From NYT: “Colombia Reports Major Rise in Birth Defect Amid Zika Crisis”

New York Times

The New York Times

DEC. 10, 2016

Colombia, which suffered a Zika epidemic that peaked in February, has reported four times as many cases of babies born with microcephaly this year as it did in 2015, providing more proof that the Zika virus causes brain damage in infants.

Because births of microcephalic infants peaked five months after the epidemic did, at about nine times the numbers of the previous July, scientists feel sure that the greatest risk is to babies whose mothers were infected during their first trimesters or early in their second.

The numbers were reported in a study released Friday by the Centers for Disease Control and Prevention and conducted jointly by scientists from the C.D.C. and Colombia’s national health institute.

With 105,000 suspected Zika cases, Colombia has had the second-largest Zika epidemic after Brazil. Brazil has had proportionally many more cases of microcephaly, and the reason has remained a mystery, although its population is four times larger than Colombia’s and it experienced a much longer, more intense epidemic in 2014 and 2015, especially in the northeast.

As of Thursday, Brazil had reported 2,211 cases of microcephaly in which Zika infection had been confirmed to the World Health Organization, while Colombia had reported only 60.

W.H.O. reports of confirmed cases have sometimes lagged weeks behind local reports. The study released by the C.D.C. found 476 cases of microcephaly in Colombia between January and mid-November. Of those, only 147 — about 30 percent — had laboratory evidence of Zika virus infection. But many others were not tested, and the virus is not always detectable months after it damages a fetus, so the true numbers may be higher.

About 4 percent of the fetuses tested had evidence of other infections that can cause microcephaly, such as toxoplasmosis, herpes, cytomegalovirus or syphilis. Many other fetuses were not tested or their microcephaly had no clear cause.

Of the total, 432 of the microcephaly cases were in babies born alive, and 44 were in fetuses that were stillborn, miscarried or aborted. One theory — still unproven — is that Colombia had fewer microcephaly cases than expected because many fearful women aborted their pregnancies, legally or illegally. Abortion is much more restricted in Brazil than in Colombia.

The number of confirmed cases of microcephaly is in line with predictions made by health officials after they declared an end to the Zika epidemic in Colombia in July. Early in the year, based on Brazil’s experience, Dr. Fernando Ruiz, the vice minister for public health, estimated that Colombia would have 700 cases of Zika-related microcephaly this year. In August, he changed that estimate to between 100 and 250.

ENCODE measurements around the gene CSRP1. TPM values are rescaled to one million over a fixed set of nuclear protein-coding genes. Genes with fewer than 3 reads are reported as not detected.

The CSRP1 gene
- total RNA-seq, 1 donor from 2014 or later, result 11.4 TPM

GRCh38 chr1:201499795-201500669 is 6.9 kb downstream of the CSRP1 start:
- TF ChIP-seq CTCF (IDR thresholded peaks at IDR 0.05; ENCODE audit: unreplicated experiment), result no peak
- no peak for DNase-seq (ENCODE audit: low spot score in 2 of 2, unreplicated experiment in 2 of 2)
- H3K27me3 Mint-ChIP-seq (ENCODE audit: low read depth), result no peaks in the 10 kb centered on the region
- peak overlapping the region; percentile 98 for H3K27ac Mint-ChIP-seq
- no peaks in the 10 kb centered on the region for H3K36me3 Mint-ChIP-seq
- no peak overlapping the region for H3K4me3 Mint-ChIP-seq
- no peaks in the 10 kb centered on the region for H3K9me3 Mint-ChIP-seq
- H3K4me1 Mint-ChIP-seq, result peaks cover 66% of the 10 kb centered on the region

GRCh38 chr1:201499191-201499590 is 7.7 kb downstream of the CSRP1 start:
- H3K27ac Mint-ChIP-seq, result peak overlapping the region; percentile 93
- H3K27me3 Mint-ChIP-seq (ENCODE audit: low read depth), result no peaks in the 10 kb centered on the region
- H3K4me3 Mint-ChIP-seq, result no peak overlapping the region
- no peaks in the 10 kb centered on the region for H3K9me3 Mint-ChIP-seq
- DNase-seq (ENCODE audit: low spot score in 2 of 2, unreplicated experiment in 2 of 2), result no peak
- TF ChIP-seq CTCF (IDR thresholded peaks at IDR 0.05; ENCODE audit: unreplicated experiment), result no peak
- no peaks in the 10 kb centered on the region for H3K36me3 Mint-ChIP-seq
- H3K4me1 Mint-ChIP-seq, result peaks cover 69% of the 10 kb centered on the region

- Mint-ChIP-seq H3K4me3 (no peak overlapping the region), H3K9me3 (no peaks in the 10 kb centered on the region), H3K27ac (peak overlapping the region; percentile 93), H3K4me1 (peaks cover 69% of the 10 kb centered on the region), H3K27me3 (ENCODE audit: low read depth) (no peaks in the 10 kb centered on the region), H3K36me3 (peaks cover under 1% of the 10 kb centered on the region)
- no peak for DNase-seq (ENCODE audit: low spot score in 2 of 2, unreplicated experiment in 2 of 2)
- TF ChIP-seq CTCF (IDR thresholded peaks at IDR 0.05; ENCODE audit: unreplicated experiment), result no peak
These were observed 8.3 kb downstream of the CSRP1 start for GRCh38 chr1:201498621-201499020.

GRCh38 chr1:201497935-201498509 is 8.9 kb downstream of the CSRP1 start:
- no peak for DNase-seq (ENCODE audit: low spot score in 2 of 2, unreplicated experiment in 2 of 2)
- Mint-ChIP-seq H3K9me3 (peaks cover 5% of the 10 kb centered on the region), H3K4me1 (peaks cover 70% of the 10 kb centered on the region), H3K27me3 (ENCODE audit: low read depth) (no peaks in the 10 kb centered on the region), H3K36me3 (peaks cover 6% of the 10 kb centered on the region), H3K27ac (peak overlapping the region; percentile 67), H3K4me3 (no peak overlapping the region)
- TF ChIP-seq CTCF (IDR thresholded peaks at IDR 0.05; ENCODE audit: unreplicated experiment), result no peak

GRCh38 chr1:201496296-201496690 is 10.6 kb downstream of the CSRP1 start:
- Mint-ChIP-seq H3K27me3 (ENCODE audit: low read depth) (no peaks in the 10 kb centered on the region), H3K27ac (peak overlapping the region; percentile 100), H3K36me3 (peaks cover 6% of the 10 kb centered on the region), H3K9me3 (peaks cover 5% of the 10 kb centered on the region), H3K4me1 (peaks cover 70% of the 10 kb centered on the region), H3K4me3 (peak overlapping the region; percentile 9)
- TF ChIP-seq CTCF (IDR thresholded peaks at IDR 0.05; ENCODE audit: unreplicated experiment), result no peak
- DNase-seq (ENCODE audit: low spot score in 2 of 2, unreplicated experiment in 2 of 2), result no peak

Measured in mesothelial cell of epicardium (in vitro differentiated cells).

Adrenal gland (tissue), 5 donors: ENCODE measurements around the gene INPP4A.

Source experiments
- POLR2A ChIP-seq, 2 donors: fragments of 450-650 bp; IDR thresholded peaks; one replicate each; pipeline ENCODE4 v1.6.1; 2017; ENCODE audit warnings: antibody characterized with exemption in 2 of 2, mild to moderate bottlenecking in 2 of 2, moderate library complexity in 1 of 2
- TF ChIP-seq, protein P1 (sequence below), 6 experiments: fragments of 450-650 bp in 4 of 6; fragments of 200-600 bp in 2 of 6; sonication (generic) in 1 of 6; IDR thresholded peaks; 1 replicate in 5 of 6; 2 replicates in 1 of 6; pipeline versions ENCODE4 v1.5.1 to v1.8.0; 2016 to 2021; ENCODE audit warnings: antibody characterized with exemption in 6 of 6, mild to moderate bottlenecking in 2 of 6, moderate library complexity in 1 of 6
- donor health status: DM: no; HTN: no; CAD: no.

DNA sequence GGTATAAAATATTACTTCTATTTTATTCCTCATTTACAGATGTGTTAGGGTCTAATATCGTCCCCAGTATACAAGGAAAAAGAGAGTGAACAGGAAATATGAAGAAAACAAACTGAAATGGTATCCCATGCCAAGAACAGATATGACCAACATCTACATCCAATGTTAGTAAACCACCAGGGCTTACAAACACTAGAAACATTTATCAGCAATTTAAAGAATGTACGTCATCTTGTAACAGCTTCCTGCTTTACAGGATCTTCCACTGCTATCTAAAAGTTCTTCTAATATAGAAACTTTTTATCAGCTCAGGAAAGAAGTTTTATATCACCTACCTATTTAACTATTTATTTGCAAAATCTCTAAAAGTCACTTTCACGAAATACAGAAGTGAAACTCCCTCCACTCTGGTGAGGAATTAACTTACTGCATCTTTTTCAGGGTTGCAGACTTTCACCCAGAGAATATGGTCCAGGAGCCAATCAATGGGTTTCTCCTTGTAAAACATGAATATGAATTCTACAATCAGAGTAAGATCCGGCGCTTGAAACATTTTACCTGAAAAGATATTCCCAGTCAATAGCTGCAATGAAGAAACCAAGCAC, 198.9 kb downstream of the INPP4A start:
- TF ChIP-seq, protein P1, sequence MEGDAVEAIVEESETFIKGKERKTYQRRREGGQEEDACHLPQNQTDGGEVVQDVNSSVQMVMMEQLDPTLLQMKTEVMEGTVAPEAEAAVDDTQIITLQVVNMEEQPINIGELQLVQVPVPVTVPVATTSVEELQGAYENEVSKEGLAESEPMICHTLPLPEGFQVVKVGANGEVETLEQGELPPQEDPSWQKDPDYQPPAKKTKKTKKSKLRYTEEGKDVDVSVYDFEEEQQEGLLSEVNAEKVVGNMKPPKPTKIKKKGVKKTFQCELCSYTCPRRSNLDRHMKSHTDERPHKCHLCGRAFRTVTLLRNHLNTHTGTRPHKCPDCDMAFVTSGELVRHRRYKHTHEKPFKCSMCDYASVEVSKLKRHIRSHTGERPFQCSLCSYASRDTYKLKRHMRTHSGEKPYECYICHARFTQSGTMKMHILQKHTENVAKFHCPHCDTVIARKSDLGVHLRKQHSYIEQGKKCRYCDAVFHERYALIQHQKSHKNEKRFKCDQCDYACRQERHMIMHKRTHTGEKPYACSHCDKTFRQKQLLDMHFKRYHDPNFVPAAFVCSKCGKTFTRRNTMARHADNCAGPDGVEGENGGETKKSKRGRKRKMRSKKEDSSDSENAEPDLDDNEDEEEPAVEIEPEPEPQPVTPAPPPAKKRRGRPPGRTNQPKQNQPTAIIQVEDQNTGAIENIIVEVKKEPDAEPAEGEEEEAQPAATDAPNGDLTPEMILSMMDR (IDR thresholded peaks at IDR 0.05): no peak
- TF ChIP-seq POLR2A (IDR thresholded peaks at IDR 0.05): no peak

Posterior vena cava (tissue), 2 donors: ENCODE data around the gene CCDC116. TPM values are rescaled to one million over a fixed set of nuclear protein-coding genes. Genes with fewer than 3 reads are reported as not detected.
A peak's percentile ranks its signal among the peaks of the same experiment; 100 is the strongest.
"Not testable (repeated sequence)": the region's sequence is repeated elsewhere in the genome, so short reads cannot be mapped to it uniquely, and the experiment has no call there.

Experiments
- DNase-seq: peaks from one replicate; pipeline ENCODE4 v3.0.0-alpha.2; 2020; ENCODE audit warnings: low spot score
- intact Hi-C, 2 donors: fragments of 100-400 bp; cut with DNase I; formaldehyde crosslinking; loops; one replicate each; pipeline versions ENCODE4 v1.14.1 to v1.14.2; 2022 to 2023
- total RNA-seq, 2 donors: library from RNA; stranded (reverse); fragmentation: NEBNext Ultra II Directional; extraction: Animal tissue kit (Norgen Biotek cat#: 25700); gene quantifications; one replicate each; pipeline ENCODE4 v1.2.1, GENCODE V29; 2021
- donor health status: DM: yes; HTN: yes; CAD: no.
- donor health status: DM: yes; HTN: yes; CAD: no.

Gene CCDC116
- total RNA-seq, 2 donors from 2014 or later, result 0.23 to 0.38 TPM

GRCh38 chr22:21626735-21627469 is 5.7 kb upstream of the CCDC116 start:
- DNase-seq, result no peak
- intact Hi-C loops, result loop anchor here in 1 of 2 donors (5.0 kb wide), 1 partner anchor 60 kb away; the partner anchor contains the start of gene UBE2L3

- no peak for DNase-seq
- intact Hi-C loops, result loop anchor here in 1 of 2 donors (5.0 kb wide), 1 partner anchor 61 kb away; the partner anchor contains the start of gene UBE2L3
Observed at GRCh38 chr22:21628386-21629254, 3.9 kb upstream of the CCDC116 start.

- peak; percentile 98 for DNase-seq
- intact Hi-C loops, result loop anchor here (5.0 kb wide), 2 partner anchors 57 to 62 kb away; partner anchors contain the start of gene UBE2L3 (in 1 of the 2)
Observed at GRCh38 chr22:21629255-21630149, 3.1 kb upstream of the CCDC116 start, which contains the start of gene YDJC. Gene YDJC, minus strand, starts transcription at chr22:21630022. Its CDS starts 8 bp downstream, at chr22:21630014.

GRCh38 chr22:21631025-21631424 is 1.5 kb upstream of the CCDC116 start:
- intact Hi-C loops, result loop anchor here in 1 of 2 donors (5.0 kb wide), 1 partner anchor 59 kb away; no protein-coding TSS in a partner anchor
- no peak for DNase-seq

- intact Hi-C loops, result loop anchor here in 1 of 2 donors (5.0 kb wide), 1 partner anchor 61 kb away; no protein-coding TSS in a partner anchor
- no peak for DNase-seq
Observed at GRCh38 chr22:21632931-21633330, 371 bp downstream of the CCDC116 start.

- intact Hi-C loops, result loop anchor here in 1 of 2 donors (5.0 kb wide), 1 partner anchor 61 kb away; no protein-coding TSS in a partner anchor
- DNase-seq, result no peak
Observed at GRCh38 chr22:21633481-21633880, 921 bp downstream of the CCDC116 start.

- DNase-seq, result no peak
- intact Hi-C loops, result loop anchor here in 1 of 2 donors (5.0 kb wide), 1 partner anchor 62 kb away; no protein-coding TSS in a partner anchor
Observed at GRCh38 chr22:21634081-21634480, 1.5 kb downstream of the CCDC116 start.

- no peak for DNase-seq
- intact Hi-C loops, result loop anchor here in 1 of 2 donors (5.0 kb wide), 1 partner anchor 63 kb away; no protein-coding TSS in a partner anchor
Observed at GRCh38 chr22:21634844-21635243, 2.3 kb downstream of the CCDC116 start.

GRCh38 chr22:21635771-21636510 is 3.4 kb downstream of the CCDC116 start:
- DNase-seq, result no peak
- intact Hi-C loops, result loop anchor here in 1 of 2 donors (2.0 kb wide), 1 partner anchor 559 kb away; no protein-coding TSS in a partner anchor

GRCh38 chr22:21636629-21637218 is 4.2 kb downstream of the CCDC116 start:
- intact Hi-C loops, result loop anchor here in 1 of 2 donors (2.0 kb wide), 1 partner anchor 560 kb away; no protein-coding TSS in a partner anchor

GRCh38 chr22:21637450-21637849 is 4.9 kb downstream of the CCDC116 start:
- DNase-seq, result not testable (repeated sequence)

Although Colombia is widely believed to have a better disease-surveillance system than Brazil, it still relies on doctors to voluntarily report birth defects. They may have been underreported in 2015, before microcephaly was in the news.

See the full article here .


There is a new project at World Community Grid [WCG] called OpenZika.
Zika depiction. Image copyright John Liebler,
Rutgers Open Zika

WCG runs on your home computer or tablet on software from Berkeley Open Infrastructure for Network Computing [BOINC]. Many other scientific projects run on BOINC software.Visit WCG or BOINC, download and install the software, then at WCG attach to the OpenZika project. You will be joining tens of thousands of other “crunchers” processing computational data and saving the scientists literally thousands of hours of work at no real cost to you.

This project is directed by Dr. Alexander Perryman a senior researcher in the Freundlich lab, with extensive training in developing and applying computational methods in drug discovery and in the biochemical mechanisms of multi-drug-resistance in infectious diseases. He is a member of the Center for Emerging & Re-emerging Pathogens, in the Department of Pharmacology, Physiology, and Neuroscience, at the Rutgers University, New Jersey Medical School. Previously, he was a Research Associate in Prof. Arthur J. Olson’s lab at The Scripps Research Institute (TSRI), where he ran the day-to-day operations of the FightAIDS@Home project, the largest computational drug discovery project devoted to HIV/AIDS, which also runs on WCG. While in the Olson lab, he also designed, led, and ran the largest computational drug discovery project ever performed against malaria, the GO Fight Against Malaria project, also on WCG.

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